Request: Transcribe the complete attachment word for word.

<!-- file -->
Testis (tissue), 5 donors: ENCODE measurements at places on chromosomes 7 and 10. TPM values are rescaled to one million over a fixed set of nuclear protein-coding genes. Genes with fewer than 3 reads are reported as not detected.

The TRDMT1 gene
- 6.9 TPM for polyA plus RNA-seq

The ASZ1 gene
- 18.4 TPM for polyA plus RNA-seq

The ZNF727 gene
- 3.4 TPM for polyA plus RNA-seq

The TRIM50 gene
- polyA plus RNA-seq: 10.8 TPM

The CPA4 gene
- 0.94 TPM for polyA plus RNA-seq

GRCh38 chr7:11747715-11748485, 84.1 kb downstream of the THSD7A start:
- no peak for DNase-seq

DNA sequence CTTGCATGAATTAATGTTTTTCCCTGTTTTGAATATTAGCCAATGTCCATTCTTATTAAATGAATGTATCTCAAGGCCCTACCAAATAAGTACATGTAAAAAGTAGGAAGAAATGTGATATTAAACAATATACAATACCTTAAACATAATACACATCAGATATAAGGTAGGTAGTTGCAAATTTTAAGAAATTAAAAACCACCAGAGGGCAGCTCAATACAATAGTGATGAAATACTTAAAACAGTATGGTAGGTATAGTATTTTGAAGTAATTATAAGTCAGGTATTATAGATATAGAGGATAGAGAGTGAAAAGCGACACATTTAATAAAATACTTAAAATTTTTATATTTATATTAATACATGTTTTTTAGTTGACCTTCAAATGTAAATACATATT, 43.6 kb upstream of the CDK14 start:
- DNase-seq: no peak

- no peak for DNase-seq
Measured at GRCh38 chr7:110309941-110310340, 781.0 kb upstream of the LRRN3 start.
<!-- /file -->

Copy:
Testis (tissue), 5 donors: ENCODE measurements at places on chromosomes 7 and 10. TPM values are rescaled to one million over a fixed set of nuclear protein-coding genes. Genes with fewer than 3 reads are reported as not detected.

The TRDMT1 gene
- 6.9 TPM for polyA plus RNA-seq

The ASZ1 gene
- 18.4 TPM for polyA plus RNA-seq

The ZNF727 gene
- 3.4 TPM for polyA plus RNA-seq

The TRIM50 gene
- polyA plus RNA-seq: 10.8 TPM

The CPA4 gene
- 0.94 TPM for polyA plus RNA-seq

GRCh38 chr7:11747715-11748485, 84.1 kb downstream of the THSD7A start:
- no peak for DNase-seq

DNA sequence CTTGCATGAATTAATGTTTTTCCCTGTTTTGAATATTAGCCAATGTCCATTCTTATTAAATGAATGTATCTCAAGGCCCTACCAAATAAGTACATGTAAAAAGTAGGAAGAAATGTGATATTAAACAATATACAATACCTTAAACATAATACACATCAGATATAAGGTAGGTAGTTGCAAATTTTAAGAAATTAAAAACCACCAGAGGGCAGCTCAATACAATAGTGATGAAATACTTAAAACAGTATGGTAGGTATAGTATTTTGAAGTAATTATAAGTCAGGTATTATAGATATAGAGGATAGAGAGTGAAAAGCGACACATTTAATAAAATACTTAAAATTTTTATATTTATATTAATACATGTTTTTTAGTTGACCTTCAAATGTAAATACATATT, 43.6 kb upstream of the CDK14 start:
- DNase-seq: no peak

- no peak for DNase-seq
Measured at GRCh38 chr7:110309941-110310340, 781.0 kb upstream of the LRRN3 start.